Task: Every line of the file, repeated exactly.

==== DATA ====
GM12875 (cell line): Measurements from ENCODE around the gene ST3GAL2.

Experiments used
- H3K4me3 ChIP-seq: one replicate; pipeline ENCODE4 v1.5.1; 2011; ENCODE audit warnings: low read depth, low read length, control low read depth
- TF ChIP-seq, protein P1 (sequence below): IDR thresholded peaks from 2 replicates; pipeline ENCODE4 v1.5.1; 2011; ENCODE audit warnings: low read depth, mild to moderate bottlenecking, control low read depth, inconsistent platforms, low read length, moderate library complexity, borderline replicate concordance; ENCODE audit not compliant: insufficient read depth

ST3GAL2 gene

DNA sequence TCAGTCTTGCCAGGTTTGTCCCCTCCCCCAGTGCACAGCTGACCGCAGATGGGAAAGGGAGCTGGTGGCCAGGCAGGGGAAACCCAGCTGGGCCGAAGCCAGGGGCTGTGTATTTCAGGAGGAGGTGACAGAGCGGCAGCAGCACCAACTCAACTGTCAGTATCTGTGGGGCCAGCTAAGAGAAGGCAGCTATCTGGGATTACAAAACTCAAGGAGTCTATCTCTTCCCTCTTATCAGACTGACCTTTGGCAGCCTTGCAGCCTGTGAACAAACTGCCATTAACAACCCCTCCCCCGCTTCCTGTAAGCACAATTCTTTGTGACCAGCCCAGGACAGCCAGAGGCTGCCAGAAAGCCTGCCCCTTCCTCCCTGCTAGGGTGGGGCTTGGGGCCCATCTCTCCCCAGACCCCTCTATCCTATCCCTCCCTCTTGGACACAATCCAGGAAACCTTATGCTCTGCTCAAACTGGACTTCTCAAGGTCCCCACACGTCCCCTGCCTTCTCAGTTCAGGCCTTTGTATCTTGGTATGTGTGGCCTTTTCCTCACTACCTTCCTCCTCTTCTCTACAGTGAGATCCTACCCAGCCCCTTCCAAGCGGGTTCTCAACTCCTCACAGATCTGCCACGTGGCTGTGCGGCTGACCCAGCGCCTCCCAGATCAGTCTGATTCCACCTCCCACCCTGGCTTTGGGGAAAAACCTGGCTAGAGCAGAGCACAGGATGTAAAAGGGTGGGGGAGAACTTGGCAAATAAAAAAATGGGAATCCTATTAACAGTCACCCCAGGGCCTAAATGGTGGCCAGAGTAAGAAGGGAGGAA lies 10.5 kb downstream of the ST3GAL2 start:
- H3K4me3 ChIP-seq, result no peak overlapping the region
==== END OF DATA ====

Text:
GM12875 (cell line): Measurements from ENCODE around the gene ST3GAL2.

Experiments used
- H3K4me3 ChIP-seq: one replicate; pipeline ENCODE4 v1.5.1; 2011; ENCODE audit warnings: low read depth, low read length, control low read depth
- TF ChIP-seq, protein P1 (sequence below): IDR thresholded peaks from 2 replicates; pipeline ENCODE4 v1.5.1; 2011; ENCODE audit warnings: low read depth, mild to moderate bottlenecking, control low read depth, inconsistent platforms, low read length, moderate library complexity, borderline replicate concordance; ENCODE audit not compliant: insufficient read depth

ST3GAL2 gene

DNA sequence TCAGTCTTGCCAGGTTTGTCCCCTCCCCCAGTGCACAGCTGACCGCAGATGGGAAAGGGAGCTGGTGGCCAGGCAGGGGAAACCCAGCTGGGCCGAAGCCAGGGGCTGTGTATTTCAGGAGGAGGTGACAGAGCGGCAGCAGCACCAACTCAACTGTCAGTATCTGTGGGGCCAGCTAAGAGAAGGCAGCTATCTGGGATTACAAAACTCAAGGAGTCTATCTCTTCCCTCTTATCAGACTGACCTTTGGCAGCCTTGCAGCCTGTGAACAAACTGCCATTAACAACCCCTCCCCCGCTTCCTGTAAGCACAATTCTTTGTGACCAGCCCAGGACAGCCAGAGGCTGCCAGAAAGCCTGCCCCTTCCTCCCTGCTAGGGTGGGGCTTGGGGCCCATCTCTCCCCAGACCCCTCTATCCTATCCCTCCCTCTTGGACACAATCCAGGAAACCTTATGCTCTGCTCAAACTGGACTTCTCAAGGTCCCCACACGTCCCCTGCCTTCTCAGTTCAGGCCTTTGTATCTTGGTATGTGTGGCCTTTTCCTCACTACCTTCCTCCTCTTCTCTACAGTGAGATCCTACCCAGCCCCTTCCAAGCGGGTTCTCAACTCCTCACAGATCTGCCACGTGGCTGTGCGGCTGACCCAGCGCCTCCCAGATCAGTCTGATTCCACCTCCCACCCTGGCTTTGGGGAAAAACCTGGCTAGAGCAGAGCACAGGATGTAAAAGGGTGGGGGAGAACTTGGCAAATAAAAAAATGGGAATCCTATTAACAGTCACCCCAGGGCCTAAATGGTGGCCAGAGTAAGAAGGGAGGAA lies 10.5 kb downstream of the ST3GAL2 start:
- H3K4me3 ChIP-seq, result no peak overlapping the region